The young consultees also talked of the need to involve and empower young people as cultural leaders, not just offer arts as ‘enrichment’ or see young people as passive consumers. This call was supported by cultural workers we consulted too, who want to empower young people to take control of their own path. To achieve this, they know that young people need more exposure to people in the creative industries, not only to understand their creative practice, but the ‘whole person’ and the way they balance and manage their creative life. They want young people to understand that not everybody has had the same pathway into the industry, and the importance of having ‘other strings to their bow’ to help them find their own way as an individual. They said that young people shouldn’t assume that someone else is going to make change for them, that they need to be active and take control. But, of course they need to be invited and encouraged in taking control.

Another project that we have supported is Cultivate (link), a creative place-making programme in Wandsworth and Lambeth, part of London’s Cultural Education Challenge. Part of it is a creative careers education programme, responding to the priority needs of schools, who are now responsible for careers education and guidance.

In recruiting independent creative practitioners and small businesses to run ‘Cultivate Routes’ sessions, we asked them what advice they would give young people who want to pursue a creative path in life. We received responses from 74 people, so it gives a fairly good indication of the views of the sector. Their advice, overwhelmingly, based on their own experiences, was to be utterly self-motivated but also highly collaborative and flexible. They talk about ‘just doing it’, focusing on doing what you love, not expecting Higher Education to provide a clear professional route as you have to forge this for yourself, having to keep refreshing your skills and not expecting success to come quickly. It’s a tricky path between total self-driven passion and responsiveness to the changing needs of the world and the ideas of others.

Finnish researcher Esko Kilpi (link here) writes about the skills needed for post-industrial work: “…conventional jobs are increasingly inhibiting flexibility and contextual responses to new problem definitions or new technological solutions to old problems. To succeed in the new economic spaces, we need symmetric relationships, open assets and very open organizations.”

Are we up to the challenge of reinventing creative business and cultural organisations to be more flexible and open in the UK? And if leaving the EU means that many of the more open and forward-looking organisations shift to be based in Europe, or more virtual, what impact will this have? The more flexible and open that young people start to become, the more likely it is that they will not want conventional work, or want to contribute to businesses within the UK economy.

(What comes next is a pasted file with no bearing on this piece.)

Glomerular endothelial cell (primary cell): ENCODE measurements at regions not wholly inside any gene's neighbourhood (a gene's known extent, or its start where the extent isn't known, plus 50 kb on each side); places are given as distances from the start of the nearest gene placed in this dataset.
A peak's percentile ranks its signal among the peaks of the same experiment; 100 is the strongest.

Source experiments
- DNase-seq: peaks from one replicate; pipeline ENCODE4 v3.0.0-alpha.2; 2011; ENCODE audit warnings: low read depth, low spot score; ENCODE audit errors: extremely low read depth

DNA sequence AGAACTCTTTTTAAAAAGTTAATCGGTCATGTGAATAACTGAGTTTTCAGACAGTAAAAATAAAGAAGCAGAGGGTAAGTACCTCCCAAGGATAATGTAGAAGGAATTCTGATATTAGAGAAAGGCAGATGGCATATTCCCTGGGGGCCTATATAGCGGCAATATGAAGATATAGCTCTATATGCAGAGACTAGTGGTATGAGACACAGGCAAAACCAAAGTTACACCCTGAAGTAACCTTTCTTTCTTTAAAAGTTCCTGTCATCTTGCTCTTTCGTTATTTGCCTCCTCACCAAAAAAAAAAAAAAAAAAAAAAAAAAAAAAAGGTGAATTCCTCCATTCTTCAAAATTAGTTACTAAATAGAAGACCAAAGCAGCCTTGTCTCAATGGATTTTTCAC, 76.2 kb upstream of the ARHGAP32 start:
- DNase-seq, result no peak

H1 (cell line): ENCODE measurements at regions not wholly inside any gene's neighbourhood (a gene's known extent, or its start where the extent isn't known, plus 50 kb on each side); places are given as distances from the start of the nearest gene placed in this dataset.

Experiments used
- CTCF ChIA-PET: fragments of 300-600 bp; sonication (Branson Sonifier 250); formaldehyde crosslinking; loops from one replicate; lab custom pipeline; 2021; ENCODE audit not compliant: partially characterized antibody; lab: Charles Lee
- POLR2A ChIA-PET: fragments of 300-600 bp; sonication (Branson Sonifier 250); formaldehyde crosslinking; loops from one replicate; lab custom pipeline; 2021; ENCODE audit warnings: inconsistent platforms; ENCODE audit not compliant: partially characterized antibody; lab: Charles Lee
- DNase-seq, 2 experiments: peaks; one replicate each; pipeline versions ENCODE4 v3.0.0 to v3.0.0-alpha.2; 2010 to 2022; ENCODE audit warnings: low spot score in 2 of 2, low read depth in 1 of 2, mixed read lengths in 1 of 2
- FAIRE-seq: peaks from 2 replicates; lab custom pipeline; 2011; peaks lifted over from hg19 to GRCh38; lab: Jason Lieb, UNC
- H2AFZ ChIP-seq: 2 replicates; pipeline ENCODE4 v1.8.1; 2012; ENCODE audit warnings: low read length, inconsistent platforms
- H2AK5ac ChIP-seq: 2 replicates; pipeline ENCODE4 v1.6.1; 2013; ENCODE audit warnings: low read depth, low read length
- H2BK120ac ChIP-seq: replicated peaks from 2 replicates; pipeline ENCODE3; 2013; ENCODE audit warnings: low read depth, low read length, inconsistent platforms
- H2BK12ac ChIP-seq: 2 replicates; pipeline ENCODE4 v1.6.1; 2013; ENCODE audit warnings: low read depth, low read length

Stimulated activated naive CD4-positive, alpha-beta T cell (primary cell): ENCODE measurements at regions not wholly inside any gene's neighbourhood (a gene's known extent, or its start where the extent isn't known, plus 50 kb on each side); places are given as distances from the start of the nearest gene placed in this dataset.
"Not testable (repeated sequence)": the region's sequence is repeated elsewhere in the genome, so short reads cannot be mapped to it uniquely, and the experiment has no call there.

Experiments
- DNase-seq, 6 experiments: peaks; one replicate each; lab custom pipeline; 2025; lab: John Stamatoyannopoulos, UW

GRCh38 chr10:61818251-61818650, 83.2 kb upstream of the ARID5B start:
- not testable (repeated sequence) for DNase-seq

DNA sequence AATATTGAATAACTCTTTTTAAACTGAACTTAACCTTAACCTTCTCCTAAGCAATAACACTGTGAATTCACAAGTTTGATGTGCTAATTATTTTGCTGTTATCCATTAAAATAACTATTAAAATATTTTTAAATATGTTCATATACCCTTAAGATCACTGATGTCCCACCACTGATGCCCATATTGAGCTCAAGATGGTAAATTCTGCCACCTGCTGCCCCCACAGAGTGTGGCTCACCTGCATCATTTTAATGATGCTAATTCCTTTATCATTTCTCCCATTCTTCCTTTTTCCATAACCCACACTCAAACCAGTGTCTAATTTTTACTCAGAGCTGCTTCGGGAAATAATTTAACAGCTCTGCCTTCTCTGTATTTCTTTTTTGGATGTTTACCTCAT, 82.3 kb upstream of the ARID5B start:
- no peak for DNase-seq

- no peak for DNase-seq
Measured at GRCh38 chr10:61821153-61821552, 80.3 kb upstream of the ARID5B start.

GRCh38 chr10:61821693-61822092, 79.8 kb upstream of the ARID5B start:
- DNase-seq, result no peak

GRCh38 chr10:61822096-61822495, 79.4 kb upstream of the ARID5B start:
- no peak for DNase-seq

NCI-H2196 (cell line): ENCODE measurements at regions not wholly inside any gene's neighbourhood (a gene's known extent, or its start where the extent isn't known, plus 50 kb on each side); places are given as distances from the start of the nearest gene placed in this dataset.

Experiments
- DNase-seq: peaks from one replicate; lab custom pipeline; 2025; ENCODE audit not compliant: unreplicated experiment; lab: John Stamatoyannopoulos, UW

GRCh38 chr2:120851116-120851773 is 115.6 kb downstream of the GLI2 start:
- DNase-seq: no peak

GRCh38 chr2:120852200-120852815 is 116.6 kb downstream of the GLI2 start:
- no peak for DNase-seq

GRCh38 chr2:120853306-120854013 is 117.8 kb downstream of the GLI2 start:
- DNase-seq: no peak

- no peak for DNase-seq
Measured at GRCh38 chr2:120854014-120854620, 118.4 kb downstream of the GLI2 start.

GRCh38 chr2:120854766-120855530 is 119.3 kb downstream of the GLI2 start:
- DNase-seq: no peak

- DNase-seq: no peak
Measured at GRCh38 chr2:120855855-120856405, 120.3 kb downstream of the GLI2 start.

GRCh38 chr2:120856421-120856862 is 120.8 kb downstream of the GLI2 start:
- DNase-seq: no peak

We need to start bringing creative thinking to this challenge!


Flow’s Thrivable Culture toolkit

It’s not always simple to describe what we do at Flow, when we respond to a wide variety of contracts and adapt very flexibly to what our clients need. Over the past 11 years we’ve been in roles that include ‘learning partner’, ‘evaluator’, ‘audience researcher’, ‘programme planner’, ‘critical friend’, ‘trainer’ and ‘change facilitator’. Central to all of these roles is our ability to help cultural organisations develop and narrate a Story of Change, and to help them design experiences that power the changes they want to create.


Through these many projects, we’ve built up a set of tools for planning and tracking change. A major resource that we’ve developed is the Thrivable Culture toolkit. We’ve called it this because we believe that ‘Cultural’ opportunities help people, places and planet thrive, and that in turn, a thriving world allows rich and diverse ‘cultures’ to grow. By ‘Cultural opportunities’ we mean a very broad set of things – having freedom and resources to learn and enquire, to cherish our shared heritage, to express feelings, be imaginative, make things and innovate for the future. This contributes to wellbeing in the wider ‘culture’ – in all the ways we communicate, celebrate, critique and create as a society. Cultural opportunity is driven by the public Arts and Heritage sectors, but also by the Media and commercial Creative Industries, by Science Engagement, and by the Education and Health sectors.


By the term ‘Thrivable’ we are referring to an approach to growth that favours wellbeing for the many over wealth for a few. So, a Thrivable Culture is one where people and places flourish by pursuing what they love, helping each other and looking to the future. This is the big Story of Change that makes Cultural organisations so valuable. We hope that working with us using these tools will enable you to tell and realise your own part of this Story of Change, in ways that are meaningful to you.